A U.S. person, such as a citizen or permanent resident of the United States, or a domestic corporation, partnership, or LLC, that has a financial interest in one or more foreign financial accounts must file a report with the U.S. Treasury annually if at anytime during the year, the sum total of that account or accounts exceeded $10,000 (USD).
The report is also required by anyone that has signature authority over the account, regardless if the money in the account belongs to them or not.
A foreign account is any financial account located outside the United States. This includes accounts held in foreign branches of U.S. banks located abroad.
Financial accounts include checking, savings, demand, brokerage, securities accounts, or other accounts maintained with a financial institution or other institution or person performing the services of a financial institution.
The report must include the location, type of account, account number, and maximum value of the account during the year.
The report is made using Form TD F 90-22 (check for latest revision) and currently sent to the U.S. Treasury in Detroit Michigan. The report is considered filed when it is received, not post marked.
The report must be filed on or before June 30 for foreign accounts aggregating more than $10,000 in the previous calendar year. There is no legal provision specifically granting an extension of time for filing FBARs.
NOTE: For your own protection, always used Certified Mail – Return Receipt Requested when mailing anything to the government.
In addition to the FBAR report, taxpayers are required to keep certain records concerning their foreign accounts for a minimum of five years and have them available for inspection when demanded.
These records include the name on the account, the number on the account, the name and address of the institution where the account is held, and the maximum value of the account for the reporting period (year).
Failure to comply with the FBAR reporting and record keeping requirements can result in severe civil and criminal penalties.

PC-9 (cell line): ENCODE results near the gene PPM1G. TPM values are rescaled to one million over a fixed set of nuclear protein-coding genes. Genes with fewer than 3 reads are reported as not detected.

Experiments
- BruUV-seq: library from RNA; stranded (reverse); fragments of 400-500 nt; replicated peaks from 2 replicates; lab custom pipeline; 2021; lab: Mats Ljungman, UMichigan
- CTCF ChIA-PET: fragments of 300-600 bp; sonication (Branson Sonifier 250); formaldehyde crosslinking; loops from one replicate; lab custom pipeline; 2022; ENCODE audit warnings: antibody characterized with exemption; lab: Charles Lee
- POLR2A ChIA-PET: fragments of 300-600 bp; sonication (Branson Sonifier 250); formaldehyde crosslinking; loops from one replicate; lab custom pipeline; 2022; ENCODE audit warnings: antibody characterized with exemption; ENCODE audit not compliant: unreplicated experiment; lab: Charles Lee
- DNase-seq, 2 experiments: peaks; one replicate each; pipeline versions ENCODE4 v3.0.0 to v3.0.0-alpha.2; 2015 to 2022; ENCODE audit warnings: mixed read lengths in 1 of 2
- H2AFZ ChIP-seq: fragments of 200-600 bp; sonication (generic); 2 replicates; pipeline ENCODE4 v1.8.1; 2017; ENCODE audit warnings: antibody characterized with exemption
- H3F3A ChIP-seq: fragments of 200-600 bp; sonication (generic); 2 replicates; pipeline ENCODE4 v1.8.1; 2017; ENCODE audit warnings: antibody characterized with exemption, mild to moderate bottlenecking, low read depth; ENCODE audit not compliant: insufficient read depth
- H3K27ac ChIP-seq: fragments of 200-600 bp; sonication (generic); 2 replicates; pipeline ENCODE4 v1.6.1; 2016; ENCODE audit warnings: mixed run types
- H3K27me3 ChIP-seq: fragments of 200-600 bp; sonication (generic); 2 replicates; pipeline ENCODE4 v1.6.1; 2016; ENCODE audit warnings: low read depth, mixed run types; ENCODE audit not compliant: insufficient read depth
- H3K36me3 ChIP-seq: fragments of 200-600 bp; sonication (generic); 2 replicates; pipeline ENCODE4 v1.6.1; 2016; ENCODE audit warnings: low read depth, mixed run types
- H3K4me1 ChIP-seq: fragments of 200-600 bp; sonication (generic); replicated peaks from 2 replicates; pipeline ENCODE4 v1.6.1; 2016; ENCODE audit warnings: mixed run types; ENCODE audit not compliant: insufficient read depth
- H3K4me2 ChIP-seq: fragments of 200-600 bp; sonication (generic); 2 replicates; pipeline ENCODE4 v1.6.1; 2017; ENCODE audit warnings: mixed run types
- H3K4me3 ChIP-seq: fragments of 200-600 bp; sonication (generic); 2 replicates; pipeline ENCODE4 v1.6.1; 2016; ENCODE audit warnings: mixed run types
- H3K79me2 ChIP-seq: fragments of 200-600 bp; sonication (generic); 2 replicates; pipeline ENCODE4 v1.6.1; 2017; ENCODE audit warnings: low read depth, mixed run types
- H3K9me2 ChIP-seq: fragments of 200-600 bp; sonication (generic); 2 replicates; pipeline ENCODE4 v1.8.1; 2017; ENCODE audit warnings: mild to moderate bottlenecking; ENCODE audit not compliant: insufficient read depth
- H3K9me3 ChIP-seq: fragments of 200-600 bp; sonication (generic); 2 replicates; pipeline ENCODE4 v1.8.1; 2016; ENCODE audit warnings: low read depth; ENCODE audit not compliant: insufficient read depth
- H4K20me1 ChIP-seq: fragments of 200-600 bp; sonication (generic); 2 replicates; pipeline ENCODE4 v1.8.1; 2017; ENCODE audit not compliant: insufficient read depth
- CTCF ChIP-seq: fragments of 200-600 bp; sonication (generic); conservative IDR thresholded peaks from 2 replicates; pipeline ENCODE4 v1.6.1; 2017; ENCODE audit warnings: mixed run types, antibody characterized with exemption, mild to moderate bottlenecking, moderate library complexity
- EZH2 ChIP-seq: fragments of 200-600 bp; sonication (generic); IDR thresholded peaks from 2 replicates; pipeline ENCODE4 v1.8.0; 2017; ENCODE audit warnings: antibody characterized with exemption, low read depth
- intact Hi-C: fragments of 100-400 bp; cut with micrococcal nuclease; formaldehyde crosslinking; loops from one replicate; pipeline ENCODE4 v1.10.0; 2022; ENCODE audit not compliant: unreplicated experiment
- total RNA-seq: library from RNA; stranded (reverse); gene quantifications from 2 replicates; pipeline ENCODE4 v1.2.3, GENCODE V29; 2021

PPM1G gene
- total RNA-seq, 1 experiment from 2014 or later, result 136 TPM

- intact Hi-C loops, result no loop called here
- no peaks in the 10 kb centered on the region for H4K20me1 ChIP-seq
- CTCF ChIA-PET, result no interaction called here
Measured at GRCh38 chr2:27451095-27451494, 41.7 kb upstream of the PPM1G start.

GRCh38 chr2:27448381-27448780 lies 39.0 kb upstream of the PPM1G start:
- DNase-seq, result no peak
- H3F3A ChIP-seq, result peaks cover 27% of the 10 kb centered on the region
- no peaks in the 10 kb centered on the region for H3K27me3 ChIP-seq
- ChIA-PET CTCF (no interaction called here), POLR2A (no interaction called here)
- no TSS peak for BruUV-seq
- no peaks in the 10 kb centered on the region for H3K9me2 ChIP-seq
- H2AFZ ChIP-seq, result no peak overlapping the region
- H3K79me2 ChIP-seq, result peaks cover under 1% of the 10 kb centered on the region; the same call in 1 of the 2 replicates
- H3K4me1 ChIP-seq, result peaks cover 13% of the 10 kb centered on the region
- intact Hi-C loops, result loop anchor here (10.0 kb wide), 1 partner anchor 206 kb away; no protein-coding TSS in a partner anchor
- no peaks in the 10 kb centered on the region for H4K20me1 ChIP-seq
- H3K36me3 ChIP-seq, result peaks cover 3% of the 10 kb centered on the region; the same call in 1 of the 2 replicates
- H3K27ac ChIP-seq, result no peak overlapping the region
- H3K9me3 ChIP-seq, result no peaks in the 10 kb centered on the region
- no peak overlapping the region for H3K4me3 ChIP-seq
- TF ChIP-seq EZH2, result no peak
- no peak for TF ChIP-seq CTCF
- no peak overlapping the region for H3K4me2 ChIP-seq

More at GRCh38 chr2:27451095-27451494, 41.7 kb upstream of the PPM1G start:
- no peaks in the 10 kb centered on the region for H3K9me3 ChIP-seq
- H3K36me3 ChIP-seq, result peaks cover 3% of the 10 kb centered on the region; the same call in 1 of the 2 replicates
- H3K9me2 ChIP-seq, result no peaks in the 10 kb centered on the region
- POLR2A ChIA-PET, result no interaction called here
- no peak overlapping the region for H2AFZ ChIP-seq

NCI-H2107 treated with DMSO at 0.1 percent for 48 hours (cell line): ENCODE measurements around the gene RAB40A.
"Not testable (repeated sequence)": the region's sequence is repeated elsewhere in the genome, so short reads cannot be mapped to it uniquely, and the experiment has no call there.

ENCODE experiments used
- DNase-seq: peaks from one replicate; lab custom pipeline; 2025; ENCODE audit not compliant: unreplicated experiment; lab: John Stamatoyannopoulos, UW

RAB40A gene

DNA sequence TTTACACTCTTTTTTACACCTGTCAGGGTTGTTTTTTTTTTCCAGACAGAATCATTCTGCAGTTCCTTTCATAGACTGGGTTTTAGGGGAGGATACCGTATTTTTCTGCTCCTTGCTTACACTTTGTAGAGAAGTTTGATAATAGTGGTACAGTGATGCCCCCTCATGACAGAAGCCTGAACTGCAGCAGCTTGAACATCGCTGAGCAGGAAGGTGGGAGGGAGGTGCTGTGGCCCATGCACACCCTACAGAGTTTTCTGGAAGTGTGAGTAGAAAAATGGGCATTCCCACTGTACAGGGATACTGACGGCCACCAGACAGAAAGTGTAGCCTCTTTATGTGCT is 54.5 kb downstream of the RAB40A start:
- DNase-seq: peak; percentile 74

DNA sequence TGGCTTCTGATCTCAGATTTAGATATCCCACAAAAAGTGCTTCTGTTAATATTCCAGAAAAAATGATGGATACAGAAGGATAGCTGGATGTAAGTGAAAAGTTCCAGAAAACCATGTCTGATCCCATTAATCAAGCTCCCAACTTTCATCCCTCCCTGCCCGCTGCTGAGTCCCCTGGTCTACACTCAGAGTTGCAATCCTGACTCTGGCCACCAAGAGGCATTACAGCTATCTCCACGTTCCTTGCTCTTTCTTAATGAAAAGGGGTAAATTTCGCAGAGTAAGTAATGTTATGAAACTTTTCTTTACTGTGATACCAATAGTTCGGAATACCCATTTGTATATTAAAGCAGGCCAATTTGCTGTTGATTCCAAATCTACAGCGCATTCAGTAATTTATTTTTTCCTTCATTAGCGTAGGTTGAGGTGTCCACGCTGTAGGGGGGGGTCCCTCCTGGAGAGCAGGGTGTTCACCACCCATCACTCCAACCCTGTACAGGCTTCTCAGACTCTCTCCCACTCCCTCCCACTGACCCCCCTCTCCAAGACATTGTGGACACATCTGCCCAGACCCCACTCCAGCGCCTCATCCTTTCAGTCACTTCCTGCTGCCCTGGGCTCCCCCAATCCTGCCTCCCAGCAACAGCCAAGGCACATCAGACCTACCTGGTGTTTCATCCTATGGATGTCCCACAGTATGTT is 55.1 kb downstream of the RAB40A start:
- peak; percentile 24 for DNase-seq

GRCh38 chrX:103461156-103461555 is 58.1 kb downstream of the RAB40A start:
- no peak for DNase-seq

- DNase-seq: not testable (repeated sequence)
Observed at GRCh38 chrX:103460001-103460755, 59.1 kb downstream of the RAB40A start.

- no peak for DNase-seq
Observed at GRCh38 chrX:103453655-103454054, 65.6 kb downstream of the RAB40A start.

Civil penalties: There are civil penalties for negligence, pattern of negligence, non-willful, and willful violations.
- Generally, the two types of negligence penalties only apply to businesses.
- The negligence penalty will not exceed $500 and is usually imposed upon a business that failed to meet the standards of care for record keeping for that industry.
- The pattern of negligence penalty may be as high as $50,000. This penalty is asserted in egregious cases and is in addition to the $500 penalty. Generally, mitigating factors will not be considered in relation to this penalty.
- The non-willful penalty amount is up to $10,000 and is imposed upon any individual or business that violates or causes any violation of the FBAR reporting or record keeping requirements. Mitigation factors apply to this penalty (such as reasonable cause for the violation and the account balance is properly reported).
- The willful penalty is the greater of $100,000 or 50% of the balance in the account at the time of the violation. The IRS will attempt to assert the willfulness penalty in cases where they believe there was an intentional violation of the FBAR record keeping or reporting requirements. The burden to show willfulness is on the IRS. The IRS generally will rely on circumstantial evidence to establish an intentional FBAR violation (because most people will not confess to an intentional violation), such as:
- Bank or credit card statements related to the foreign accounts.
- The existence of previously filed FBAR forms.
- Checking or not checking the foreign account box on schedule B of the individuals’ tax returns.
- Promotional material from the foreign bank.
- A drop in reported income after the establishment of the foreign account.
Criminal penalties: Generally criminal penalties can include, in addition to civil penalties, a fine of up to $250,000 or imprisonment of up to five years, or both.
The IRS announced on January 9, 2012, that it reopened the offshore voluntary disclosure program to help people hiding offshore accounts get current with their taxes and announced the collection of more than $4.4 billion so far from the two previous international programs (2009 & 2011 OVDI).
The IRS reopened the Offshore Voluntary Disclosure Program (OVDP) following continued strong interest from taxpayers and tax practitioners after the closure of the 2011 and 2009 programs. The third offshore program comes as the IRS continues working on a wide range of international tax issues and follows ongoing efforts with the Justice Department to pursue criminal prosecution of international tax evasion. The IRS stated that the program will be open for an indefinite period until otherwise announced. The IRS indicated that more details about this third Offshore Voluntary Disclosure Program would be forthcoming.
If you have neglected to comply with the FBAR laws, be sure to contact us for a consultation.